Why scrapping bonus cap could be a hard sell for Mark Carney

London Canary Wharf

Here’s one way to keep those footloose and greedy bankers in London after Brexit: appeal to their wallets by dropping the cap on bonuses, which only applies in the EU.

The Bank of England may indeed abolish the cap, Governor Mark Carney hinted on Wednesday, even if the motivation is not vulgar opportunism but an analysis of which financial rules could be rolled back outside the EU.

Bank officials always regarded the cap as a technically illiterate piece of legislation, and their worry was justified. The EU’s approach, predictably, was gamed by bank bosses who awarded themselves huge “role-based allowances” by way of “compensation” for their lower earning potential. In that way, non-contractual payments were turned into guaranteed ones, making it harder for the regulator to order a firm to slash bonuses to preserve capital during times of crisis.

Do not surprised, however, if that nuance is lost if the UK is seen, in effect, to tell bankers that fatter bonuses are possible after Brexit. EU leaders will scream that London is leading a race to the bottom. The politics will look terrible on the home front too. We’re paying £50bn to leave the EU and bankers can get bigger bonuses? That’s a tricky sell – and another line that wasn’t on the leavers’ bus.

LSE row shows why companies need to be more transparent

In the best farces, everyone ends up losing. So it is at the London Stock Exchange Group, where the three principal characters will stagger from the stage as diminished figures.

Xavier Rolet, the LSE chief executive, will spend more time with his vineyard sooner than he expected. He had been set to leave at the end of next year but is now out of the door immediately.

He grumbles about “a great deal of unwelcome publicity, which has been unhelpful for the company”, but he is an old City hand who should have known how the script would run. Regulators were bound to back the board in a power struggle at an important City institution. When Carney spoke on Tuesday about an “agreed” succession plan and how “everything comes to an end”, the game was up.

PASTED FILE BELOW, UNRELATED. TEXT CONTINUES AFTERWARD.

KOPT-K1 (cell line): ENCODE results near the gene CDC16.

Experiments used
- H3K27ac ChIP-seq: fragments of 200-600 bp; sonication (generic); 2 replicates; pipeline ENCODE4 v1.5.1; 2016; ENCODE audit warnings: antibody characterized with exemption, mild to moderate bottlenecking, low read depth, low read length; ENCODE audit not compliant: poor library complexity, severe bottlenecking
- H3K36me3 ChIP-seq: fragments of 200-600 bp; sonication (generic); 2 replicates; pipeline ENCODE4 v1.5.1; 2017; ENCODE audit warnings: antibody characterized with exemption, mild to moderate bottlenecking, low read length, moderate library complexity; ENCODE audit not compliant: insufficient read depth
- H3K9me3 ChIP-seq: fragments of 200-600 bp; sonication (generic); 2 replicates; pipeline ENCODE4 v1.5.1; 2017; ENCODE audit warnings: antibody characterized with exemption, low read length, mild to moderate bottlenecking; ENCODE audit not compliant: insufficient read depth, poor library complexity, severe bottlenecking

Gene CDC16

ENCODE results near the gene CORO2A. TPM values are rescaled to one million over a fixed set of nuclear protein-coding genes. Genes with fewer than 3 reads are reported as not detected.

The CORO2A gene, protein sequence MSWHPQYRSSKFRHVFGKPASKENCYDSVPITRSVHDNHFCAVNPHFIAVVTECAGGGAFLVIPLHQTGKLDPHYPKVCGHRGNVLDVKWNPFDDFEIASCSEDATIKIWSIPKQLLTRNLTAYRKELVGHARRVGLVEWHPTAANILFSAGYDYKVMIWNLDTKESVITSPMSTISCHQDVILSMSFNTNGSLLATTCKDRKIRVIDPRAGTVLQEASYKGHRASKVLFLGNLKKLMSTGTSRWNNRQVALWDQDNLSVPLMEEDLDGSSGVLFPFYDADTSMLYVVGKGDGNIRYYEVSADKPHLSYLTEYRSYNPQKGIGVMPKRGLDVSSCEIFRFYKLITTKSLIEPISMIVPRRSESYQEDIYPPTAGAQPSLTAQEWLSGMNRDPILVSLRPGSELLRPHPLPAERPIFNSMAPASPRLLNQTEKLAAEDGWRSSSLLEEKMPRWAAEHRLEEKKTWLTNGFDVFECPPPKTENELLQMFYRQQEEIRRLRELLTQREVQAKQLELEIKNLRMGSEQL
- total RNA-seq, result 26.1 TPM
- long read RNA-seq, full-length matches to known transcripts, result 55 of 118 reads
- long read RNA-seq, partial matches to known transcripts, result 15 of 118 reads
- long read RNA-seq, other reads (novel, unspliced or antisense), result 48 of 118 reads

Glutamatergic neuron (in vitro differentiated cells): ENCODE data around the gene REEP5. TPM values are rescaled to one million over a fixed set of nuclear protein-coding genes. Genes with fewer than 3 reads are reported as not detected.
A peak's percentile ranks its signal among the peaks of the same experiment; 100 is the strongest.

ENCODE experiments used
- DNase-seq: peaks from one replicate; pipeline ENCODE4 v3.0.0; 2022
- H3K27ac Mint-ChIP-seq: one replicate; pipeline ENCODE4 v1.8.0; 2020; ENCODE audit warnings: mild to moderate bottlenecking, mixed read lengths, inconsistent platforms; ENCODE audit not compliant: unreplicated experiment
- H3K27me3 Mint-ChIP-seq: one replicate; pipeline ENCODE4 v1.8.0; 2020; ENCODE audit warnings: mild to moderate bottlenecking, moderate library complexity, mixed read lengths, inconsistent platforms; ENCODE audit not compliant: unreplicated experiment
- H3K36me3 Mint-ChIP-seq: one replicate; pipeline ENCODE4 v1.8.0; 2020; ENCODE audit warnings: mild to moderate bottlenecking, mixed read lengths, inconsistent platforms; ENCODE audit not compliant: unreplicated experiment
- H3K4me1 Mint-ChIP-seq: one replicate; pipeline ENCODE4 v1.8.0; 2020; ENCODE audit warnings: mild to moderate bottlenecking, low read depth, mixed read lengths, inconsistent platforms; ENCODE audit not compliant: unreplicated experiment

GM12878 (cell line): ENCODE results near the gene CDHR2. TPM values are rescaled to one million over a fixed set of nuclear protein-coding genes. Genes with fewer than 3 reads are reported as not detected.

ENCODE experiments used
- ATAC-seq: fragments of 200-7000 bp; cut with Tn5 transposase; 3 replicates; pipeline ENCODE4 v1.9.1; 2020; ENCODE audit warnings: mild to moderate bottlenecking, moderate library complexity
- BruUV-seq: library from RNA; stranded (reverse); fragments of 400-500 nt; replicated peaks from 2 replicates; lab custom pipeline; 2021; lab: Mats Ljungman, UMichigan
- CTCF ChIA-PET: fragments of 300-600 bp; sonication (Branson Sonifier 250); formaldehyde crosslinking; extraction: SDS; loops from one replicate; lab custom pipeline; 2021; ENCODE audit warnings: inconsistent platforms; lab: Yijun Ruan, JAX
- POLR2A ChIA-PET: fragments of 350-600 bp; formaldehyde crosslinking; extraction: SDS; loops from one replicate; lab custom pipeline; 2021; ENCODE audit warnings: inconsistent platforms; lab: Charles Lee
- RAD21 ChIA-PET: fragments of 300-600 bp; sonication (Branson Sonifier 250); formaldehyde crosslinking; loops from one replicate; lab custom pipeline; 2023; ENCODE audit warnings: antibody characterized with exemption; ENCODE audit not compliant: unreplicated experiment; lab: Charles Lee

Rolet has enjoyed a glorious nine years at the LSE, in which time the share price has risen from £6 to £37, and a multimillion-pound payoff will ease his bruises, but it’s a messy way to go.

Donald Brydon, the chairman, made the basic error at the outset of refusing to explain to shareholders why the board wished to change its chief executive. The omission was glaring and high-handed. In the 21st century, you’ve got justify your decisions – not necessarily in full technicolour, but at least in outline. If Rolet’s management style was deemed a problem, there are ways of saying so without inviting uproar.

Brydon had boasted about running an “orderly” succession plan and has instead delivered a version that is as chaotic as they come. His innings will be cut short in April 2019 as a result. Brydon has chaired many public companies, including Royal Mail at the time of privatisation, but being battle-hardened was no use this time. The job was to prevent a battle breaking out.